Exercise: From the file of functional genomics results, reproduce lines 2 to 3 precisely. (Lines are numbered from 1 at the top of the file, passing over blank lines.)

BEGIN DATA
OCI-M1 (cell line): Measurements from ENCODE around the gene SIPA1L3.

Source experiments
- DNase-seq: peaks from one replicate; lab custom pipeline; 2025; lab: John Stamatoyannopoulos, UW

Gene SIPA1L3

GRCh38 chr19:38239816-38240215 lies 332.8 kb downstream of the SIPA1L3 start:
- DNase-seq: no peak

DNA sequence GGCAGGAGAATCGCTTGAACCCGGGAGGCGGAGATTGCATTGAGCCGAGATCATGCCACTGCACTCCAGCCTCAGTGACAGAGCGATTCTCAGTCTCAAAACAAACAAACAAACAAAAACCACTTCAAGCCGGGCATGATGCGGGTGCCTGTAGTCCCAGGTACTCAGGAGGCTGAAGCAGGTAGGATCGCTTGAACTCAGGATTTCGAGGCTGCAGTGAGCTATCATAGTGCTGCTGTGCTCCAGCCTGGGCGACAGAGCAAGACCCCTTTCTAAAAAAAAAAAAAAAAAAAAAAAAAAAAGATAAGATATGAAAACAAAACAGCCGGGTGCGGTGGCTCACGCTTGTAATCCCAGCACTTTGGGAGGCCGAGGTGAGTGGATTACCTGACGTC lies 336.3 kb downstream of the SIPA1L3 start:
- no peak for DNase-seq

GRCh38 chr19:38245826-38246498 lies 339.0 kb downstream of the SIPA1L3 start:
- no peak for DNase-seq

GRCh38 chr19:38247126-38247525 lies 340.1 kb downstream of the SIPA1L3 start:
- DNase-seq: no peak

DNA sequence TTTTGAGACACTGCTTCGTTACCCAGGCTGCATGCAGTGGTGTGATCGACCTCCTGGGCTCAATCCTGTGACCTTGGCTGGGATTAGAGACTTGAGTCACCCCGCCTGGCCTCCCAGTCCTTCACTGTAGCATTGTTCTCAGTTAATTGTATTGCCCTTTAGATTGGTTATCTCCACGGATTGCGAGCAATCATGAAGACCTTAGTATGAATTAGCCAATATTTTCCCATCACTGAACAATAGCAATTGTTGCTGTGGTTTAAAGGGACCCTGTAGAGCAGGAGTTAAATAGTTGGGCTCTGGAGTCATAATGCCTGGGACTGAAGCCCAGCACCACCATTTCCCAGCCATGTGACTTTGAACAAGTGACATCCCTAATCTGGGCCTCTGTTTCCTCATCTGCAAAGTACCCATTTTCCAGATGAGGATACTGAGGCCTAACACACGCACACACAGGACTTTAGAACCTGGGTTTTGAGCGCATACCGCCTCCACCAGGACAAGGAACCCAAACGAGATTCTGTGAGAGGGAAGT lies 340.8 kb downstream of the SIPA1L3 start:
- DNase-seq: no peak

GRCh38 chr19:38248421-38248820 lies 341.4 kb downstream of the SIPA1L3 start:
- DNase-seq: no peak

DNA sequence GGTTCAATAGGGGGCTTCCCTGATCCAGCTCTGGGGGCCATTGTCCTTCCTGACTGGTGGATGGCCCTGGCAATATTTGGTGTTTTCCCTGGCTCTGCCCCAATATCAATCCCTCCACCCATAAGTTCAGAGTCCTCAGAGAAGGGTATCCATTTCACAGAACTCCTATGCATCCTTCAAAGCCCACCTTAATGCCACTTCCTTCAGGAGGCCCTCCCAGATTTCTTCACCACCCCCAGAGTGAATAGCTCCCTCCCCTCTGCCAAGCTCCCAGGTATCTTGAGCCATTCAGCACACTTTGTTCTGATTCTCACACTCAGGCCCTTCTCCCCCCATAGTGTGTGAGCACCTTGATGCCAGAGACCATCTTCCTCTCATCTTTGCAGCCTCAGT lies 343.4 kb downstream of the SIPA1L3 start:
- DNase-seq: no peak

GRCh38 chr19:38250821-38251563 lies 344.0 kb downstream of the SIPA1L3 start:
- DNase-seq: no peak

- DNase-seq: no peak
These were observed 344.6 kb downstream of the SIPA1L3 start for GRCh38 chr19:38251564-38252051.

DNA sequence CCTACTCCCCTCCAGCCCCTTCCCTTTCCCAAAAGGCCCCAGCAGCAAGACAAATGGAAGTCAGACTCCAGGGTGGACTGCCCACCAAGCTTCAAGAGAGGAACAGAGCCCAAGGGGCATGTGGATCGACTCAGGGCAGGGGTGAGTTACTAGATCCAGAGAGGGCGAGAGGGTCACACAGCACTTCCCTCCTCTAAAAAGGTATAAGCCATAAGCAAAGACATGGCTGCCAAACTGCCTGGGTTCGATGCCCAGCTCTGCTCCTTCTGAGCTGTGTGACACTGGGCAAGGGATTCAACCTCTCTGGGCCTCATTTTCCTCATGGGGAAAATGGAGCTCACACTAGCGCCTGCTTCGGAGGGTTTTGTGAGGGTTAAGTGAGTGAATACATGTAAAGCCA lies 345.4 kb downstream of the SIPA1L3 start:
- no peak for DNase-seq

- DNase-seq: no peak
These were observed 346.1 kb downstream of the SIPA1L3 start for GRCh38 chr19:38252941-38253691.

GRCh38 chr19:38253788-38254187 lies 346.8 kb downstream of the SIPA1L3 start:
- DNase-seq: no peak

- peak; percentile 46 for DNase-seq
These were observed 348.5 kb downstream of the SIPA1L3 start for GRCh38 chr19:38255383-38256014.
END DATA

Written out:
Source experiments
- DNase-seq: peaks from one replicate; lab custom pipeline; 2025; lab: John Stamatoyannopoulos, UW